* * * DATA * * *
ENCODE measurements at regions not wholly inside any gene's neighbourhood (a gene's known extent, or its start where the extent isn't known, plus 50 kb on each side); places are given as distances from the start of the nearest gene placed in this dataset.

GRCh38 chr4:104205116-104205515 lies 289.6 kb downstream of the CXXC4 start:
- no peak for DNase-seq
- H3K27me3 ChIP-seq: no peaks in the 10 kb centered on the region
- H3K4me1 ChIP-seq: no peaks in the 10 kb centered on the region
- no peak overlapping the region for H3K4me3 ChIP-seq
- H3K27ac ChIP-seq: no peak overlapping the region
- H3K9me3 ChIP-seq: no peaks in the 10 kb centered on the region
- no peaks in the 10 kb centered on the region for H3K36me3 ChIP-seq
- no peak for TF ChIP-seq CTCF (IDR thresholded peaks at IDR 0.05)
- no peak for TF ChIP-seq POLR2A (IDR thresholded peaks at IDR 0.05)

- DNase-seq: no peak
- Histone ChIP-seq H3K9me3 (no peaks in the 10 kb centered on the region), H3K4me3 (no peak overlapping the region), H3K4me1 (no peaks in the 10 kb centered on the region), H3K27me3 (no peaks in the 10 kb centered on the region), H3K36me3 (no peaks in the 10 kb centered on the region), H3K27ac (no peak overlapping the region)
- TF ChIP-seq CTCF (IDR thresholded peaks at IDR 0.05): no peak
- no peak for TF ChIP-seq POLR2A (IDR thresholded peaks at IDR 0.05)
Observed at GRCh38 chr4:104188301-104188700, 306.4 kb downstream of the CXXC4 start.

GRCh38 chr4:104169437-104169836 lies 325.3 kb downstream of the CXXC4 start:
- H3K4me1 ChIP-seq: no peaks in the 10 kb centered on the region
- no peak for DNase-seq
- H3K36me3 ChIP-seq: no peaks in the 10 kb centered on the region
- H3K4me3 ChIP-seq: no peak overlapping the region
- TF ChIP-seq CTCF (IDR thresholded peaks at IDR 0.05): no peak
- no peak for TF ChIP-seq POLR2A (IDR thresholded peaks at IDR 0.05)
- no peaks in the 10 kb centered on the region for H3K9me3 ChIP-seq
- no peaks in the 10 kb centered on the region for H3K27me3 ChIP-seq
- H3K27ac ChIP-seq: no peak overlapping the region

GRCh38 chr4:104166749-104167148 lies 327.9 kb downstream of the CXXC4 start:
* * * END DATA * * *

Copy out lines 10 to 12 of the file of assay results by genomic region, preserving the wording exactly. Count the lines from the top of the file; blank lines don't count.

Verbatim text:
- no peak for TF ChIP-seq CTCF (IDR thresholded peaks at IDR 0.05)
- no peak for TF ChIP-seq POLR2A (IDR thresholded peaks at IDR 0.05)

- DNase-seq: no peak